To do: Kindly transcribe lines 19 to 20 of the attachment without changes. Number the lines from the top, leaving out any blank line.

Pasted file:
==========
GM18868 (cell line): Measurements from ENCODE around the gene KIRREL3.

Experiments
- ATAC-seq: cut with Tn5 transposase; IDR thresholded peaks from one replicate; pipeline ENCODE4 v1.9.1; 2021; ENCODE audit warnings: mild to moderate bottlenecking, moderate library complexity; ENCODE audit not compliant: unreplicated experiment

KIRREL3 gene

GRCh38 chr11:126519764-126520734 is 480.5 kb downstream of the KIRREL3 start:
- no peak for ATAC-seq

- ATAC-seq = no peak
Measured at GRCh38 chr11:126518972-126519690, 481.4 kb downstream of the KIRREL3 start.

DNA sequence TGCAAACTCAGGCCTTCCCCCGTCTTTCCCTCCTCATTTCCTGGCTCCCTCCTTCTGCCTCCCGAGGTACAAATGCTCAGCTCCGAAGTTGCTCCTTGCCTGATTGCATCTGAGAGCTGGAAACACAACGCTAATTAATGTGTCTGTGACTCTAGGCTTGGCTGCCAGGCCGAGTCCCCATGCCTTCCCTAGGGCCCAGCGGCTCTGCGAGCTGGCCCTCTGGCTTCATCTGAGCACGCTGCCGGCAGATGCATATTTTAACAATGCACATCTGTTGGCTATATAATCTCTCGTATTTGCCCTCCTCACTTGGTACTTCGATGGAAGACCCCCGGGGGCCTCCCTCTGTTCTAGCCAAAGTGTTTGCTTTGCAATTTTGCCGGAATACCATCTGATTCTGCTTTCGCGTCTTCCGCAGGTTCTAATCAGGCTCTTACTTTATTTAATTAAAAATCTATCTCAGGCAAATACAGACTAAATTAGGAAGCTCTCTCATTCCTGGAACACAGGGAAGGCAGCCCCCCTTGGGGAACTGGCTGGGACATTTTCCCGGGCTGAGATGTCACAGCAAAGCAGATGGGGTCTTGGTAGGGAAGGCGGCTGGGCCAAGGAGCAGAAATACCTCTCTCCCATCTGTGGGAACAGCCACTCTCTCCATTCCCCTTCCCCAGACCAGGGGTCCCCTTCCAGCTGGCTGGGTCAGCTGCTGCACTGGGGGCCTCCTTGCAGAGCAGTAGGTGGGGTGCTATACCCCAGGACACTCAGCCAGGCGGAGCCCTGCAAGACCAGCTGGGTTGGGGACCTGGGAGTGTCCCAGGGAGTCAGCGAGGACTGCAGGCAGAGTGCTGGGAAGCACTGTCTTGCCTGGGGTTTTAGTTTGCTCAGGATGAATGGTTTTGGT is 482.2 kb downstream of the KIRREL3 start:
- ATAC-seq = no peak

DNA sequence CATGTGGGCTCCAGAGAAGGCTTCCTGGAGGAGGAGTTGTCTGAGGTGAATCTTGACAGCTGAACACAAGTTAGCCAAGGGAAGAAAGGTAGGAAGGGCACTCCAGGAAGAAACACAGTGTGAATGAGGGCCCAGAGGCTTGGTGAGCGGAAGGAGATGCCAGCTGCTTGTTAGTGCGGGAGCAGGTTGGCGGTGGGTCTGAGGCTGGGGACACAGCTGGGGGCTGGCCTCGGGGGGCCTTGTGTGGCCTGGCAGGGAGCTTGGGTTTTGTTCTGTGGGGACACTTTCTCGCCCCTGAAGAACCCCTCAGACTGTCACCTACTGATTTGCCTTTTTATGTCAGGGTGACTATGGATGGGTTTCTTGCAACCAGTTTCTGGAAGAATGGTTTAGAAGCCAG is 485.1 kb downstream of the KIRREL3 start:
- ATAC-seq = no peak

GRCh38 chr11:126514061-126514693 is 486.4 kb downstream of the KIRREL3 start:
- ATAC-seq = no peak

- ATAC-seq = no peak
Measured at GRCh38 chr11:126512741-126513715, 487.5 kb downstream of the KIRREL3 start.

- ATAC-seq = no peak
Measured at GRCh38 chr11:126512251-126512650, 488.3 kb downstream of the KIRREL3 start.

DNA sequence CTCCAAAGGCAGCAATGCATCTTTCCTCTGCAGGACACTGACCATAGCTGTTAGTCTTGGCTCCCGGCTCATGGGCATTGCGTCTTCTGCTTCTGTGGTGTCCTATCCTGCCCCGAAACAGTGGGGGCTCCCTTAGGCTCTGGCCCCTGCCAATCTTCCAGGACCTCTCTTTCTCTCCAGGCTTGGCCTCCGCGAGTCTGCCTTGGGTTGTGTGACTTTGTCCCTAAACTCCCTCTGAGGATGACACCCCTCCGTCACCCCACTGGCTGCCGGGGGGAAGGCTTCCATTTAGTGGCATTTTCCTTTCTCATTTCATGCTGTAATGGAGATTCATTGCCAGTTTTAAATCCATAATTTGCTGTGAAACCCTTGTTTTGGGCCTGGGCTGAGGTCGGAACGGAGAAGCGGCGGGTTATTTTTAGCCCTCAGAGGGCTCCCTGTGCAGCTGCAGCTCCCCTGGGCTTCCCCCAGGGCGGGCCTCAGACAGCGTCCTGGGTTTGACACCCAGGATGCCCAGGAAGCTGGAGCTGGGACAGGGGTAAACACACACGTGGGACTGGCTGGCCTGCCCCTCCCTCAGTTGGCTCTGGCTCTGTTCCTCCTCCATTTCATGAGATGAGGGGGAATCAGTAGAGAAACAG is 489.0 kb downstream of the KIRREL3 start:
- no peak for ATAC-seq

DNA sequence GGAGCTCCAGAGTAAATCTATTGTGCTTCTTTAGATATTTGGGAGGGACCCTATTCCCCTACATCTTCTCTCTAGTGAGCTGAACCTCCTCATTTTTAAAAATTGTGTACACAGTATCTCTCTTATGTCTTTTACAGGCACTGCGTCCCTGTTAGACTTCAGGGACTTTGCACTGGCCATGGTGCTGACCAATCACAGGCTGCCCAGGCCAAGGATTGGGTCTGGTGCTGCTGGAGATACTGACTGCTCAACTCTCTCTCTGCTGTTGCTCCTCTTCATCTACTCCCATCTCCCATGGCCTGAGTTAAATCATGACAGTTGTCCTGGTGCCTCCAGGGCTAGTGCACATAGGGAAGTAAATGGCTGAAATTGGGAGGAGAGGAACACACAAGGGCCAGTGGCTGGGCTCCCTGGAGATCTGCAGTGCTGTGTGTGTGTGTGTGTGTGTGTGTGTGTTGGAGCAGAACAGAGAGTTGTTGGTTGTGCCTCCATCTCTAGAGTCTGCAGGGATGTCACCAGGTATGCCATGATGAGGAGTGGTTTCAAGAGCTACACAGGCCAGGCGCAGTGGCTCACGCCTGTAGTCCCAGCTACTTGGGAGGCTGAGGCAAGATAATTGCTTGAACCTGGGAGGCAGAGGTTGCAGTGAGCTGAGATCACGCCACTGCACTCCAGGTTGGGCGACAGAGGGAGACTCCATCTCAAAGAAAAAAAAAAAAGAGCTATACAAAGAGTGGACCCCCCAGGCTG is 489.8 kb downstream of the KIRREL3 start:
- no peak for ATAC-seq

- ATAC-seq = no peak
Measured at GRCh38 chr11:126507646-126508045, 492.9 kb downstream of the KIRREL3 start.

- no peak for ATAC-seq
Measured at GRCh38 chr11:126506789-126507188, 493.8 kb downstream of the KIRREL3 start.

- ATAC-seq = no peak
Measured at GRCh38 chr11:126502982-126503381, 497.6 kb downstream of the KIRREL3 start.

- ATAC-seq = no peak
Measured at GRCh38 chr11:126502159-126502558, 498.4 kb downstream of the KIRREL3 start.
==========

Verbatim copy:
DNA sequence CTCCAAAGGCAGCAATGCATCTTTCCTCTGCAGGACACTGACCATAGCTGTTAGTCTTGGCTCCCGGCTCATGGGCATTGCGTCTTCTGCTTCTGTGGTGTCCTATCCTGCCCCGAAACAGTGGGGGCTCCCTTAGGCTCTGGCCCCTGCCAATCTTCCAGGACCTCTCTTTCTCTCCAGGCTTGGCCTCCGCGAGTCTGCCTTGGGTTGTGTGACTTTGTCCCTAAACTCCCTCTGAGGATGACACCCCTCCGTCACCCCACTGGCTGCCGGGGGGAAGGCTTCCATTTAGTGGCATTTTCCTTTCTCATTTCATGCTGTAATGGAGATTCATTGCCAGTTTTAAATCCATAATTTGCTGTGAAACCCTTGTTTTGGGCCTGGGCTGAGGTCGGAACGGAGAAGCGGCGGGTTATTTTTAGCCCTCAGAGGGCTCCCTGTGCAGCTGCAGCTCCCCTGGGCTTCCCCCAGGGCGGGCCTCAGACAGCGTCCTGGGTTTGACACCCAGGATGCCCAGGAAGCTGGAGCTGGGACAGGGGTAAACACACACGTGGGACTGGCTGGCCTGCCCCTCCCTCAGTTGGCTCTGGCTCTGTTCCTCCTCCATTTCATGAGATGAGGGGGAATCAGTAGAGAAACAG is 489.0 kb downstream of the KIRREL3 start:
- no peak for ATAC-seq